Paper producers forge ahead with efforts to raise prices regardless.
A World of Newsprint
As most people know, newspaper sales
volume is linked directly to economic
strength; when times are good there are
plenty of advertisers,
making for fat
a lot of newsprint. When times
are tough, like now, advertisers drop off
dramatically, and newspapers reducetheir
page count, sometimes even shrinking
page size. In 3Q 2008, quite a few large
circulation American newspapers cut their
paper size, some stopped either weekend
or mid-week editions, and some even
switched from the regular 30 lb. stock
to a thinner newsprint. All these factors
together, when added to fewer pages per
newspaper and fewer customers – since a
segment of the public has switched to online
editions in an effort to save a few pennies
– have hit newsprint producers hard.
According to the Newspaper Association
of America, advertising revenue
dropped almost 8 per cent to $45 billion to
date since 2006, as a 19 per cent increase
in online ad spending failed to offset an
over 9 per cent reduction in print. That’s
because online ad revenue made up only 7
per cent of all advertising sales at newspapers
in 2007, and print ads still command
several times more money per reader.
America’s largest newspaper chain, Gannett
Co., recorded revenue reductions of
16 per cent in June and 17 per cent in July
2008 compared with a year earlier. Mc-
Clatchy Co. saw a 15 per cent decrease in ad revenue through May but drops of
greater than 19 per cent in each of June
and July 2008. In those two months, The
New York Times Co. reported a nearly 18
per cent ad-spending decline at the flagship
Times, The Boston Globe and other
news media properties, after dropping
only 10 per cent through May. Expectations
are that, while ad revenue will not
continue decreasing, it is also not likely to
rise again in the short-term, or even medium,
The one salvation for North American
newsprint producers is that the industry
has learned from past lessons, and started
to cut production in mid 2007. Announcements
of closures and curtailments continue
through today. This united effort has
served to bolster newsprint prices in view
of reduced supply. According to the pulp
and paper industry price sheet, FOEX, 30
lb. newsprint prices in Europe have risen
by €4.40 since the beginning of 2009 to almost
€500 per metric ton this week.
Meanwhile the commodity in the American
market has dropped by US$16.64 for
the same time period to US$733 per metric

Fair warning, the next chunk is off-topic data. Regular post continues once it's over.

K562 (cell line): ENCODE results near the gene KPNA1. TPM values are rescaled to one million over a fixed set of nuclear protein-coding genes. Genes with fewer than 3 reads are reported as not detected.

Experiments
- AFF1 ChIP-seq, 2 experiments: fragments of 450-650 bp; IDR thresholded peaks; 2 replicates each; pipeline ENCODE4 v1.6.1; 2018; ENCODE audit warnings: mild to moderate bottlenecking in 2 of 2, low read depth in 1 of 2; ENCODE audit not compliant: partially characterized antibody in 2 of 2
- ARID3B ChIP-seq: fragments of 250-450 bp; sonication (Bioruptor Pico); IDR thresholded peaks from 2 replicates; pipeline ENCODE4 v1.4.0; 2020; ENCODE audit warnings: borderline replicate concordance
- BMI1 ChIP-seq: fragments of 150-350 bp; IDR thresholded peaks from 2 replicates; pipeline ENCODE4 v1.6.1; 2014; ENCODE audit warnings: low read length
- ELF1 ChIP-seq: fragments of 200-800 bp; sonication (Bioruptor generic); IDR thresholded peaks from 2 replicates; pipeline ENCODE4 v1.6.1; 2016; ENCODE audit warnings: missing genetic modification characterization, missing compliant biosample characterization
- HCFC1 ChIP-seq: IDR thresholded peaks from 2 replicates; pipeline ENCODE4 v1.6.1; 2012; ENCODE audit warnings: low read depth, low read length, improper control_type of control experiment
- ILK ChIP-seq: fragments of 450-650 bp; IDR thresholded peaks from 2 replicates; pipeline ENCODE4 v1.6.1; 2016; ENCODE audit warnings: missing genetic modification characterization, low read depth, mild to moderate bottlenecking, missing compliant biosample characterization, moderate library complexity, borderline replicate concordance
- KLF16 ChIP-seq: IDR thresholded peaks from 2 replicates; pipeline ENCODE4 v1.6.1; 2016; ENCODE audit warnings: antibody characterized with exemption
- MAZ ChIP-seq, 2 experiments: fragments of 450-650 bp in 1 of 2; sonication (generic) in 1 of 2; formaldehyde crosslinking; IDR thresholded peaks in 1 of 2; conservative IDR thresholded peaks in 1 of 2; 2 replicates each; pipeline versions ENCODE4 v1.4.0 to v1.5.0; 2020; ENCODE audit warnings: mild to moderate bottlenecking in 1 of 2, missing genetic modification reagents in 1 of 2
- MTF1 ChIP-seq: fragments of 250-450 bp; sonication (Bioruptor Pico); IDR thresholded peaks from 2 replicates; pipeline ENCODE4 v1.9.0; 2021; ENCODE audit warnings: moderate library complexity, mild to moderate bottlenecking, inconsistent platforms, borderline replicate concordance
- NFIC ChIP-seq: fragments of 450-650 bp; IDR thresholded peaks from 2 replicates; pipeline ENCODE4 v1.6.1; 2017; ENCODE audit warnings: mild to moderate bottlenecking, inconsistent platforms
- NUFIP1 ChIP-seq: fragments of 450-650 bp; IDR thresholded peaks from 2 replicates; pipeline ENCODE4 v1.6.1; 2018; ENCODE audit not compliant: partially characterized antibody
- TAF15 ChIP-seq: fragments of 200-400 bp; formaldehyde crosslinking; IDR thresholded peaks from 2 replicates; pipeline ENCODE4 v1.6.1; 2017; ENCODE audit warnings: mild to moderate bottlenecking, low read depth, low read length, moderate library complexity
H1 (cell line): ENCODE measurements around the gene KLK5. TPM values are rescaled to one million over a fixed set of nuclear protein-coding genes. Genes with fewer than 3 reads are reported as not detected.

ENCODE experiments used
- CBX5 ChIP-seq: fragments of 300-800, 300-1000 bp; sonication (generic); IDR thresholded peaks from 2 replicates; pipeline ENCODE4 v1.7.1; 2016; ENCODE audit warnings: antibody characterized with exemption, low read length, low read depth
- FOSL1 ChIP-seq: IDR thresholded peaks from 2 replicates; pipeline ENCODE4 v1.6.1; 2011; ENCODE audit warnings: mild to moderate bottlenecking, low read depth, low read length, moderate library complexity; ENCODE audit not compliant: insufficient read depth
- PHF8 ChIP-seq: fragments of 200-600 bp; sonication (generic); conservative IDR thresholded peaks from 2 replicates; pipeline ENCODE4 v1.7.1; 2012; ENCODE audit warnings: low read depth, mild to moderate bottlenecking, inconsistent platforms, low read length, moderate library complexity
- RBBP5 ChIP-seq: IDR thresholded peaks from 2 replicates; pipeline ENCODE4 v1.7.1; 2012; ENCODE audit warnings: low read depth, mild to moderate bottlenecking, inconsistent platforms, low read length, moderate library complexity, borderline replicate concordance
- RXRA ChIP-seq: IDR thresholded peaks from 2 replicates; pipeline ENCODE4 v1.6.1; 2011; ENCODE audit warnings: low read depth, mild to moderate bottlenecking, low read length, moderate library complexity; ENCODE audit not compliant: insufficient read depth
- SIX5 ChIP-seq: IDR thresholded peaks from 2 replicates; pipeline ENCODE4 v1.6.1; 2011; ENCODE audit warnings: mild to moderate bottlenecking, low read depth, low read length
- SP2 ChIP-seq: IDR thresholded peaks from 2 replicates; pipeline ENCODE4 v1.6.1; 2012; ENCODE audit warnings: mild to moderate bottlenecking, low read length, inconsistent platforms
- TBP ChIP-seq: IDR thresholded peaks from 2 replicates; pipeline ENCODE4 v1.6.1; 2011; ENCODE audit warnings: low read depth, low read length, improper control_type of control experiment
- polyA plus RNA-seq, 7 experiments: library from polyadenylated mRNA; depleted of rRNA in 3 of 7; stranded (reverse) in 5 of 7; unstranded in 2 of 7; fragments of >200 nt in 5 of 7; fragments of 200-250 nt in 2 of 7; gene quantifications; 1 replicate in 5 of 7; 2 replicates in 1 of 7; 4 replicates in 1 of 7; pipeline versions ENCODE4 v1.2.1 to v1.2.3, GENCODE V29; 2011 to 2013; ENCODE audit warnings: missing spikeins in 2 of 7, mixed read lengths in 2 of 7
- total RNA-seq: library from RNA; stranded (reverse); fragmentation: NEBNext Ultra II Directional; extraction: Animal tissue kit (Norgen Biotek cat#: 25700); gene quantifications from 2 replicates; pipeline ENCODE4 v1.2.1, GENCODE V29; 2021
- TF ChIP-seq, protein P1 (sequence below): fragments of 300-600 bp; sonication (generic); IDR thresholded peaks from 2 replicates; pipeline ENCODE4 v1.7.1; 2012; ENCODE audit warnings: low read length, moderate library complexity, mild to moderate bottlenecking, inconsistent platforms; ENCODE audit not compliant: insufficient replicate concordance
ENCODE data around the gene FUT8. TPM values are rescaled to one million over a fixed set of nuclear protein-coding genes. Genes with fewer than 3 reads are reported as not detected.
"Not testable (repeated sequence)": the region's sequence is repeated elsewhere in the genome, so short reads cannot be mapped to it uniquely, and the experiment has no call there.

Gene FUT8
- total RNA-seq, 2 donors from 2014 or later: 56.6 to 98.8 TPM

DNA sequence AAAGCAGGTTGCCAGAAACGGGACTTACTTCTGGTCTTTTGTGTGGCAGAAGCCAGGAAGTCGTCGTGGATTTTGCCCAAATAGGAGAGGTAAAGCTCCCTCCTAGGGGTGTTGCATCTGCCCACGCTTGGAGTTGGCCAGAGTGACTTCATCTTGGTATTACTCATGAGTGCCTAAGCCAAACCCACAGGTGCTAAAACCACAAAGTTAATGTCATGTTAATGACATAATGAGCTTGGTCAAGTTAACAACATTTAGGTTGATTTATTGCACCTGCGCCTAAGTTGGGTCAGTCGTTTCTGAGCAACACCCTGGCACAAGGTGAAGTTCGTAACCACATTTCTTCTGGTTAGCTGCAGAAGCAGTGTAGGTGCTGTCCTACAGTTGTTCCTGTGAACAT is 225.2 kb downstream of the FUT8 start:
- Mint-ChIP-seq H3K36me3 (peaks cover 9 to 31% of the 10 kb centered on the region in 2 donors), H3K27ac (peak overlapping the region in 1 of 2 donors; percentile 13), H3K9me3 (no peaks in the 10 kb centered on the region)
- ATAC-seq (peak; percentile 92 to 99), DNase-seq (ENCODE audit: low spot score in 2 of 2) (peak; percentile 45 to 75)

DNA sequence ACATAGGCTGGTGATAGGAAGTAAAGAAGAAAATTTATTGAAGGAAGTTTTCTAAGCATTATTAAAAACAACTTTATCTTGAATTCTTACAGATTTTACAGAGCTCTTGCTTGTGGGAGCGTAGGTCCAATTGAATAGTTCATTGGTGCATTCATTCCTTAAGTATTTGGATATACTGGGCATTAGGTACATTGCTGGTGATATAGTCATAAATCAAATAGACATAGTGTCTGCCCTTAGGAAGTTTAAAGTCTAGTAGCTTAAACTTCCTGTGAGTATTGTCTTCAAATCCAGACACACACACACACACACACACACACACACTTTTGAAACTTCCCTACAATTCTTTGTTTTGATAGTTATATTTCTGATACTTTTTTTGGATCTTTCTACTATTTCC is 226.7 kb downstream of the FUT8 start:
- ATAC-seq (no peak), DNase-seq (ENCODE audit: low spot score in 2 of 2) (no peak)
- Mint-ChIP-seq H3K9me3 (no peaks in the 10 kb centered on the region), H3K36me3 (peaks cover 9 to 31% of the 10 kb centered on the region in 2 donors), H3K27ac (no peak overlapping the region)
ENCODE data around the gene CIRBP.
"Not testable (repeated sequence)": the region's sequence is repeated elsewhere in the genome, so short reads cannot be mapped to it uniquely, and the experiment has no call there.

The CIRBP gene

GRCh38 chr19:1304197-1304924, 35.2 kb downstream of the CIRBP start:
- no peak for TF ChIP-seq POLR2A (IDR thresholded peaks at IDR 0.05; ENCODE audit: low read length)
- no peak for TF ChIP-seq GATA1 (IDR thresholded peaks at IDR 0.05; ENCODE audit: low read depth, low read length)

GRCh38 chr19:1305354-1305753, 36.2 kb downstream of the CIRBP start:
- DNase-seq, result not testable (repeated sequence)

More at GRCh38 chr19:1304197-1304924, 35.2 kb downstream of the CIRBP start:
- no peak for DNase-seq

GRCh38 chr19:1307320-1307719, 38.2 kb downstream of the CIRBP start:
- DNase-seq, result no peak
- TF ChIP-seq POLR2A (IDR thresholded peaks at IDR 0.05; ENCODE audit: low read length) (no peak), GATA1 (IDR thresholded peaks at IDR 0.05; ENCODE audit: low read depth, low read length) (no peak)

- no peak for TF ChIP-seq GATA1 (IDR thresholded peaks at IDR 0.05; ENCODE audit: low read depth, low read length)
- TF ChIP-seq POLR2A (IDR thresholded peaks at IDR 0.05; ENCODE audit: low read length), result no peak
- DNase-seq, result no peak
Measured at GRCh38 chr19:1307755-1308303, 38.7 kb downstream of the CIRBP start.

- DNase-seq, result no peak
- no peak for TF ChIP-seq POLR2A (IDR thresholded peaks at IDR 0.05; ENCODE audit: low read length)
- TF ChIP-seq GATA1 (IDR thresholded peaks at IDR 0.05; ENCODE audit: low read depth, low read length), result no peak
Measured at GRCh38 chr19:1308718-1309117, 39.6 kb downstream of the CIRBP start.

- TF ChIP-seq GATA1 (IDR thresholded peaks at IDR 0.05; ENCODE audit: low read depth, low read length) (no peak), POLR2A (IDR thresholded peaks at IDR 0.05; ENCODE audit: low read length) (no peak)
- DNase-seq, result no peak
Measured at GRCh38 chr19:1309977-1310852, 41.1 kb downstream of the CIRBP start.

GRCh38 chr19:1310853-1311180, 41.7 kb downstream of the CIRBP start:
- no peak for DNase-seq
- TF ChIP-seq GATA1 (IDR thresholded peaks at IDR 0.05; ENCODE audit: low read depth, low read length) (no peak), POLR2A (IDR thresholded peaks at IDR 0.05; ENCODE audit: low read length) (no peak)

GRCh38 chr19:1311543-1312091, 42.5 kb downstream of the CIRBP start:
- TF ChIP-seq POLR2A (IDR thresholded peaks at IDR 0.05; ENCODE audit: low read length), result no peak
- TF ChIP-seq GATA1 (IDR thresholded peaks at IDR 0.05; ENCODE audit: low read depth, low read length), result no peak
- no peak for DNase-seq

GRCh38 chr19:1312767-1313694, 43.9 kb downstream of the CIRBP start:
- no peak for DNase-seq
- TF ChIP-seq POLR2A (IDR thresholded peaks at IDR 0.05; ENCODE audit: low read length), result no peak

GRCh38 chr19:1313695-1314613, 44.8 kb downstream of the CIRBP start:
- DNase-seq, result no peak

ton. Part of this difference can be accounted
for by a strengthening of the US dollar
since 3Q 2008. On a side note, readers
might be interested to know that FOEX
has started tracking hardwood kraft pulp
prices in the Chinese market, in both US
dollars and Chinese yuan. Visit www.foex.
fi on Tuesdays for weekly updates.
Speaking of pulp, production curtailments
have lead to reduced supply, helping
to bolster newsprint prices somewhat.
The cycle of lumber mill closures
causing fewer chips sent to the pulp mill,
forcing pulp mill closures due to lack of
supply – despite steady price increases in 2008 – gives less room for newsprint
producers to maneuver at a time when
quick response to market conditions is
necessary for survival. Newspaper publishers
are, of course, not in favour of
newsprint price increases and have few
options available to offset higher costs.
Cuts in other areas ensue, such as layoffs,
closures and a movement towards
online-only publishing. In the end newsprint
demand drops significantly, causing
a vicious cycle.
Vital to the global pulp and newsprint
market are Scandinavian producers,
where the top five companies account for
over 80 per cent of European newsprint
and magazine paper capacity. This week
Norway’s Norske Skog said it would cut
newsprint production by 200,000 metric
tons and magazine paper by 75,000 metric
tons in 2009. The move is motivated by
the need to reduce company debt. Finnish-
Swedish Stora Enso announced 1Q
2009 production cuts similar to 4Q 2008,
at 490,000 metric tons, or 15 per cent of
capacity. Sweden’s UPM-Kymmene Corp.,
the world’s largest magazine paper maker,
this week reported sales fell 8 per cent to
€2.3 billion ($2.9 billion) in 4Q 2008, from
€2.5 billion one year earlier. UPM expects
poor demand to continue this year, and repeated
its plans to cut production and lay
The consensus among paper producers
is that 2009 is going to be a difficult
year, just as it is expected to be for lumber
producers. The entire forestry industry is
caught not only in the abysmal US housing
market, but in the global economic
downturn. Production cuts are needed
for companies to stay afloat, but new and
innovative business practices are also in
order. Unfortunately, paper producers
do not have as many alternative avenues
to explore for use of their products as
do wood producers. While it is true that
trends show an increase in online reading,
there is no evidence to suggest that
paper will ever “go away” entirely (despite
predictions in the early 1980s to the
What needs to happen is for balance to
be restored between advertising, newspaper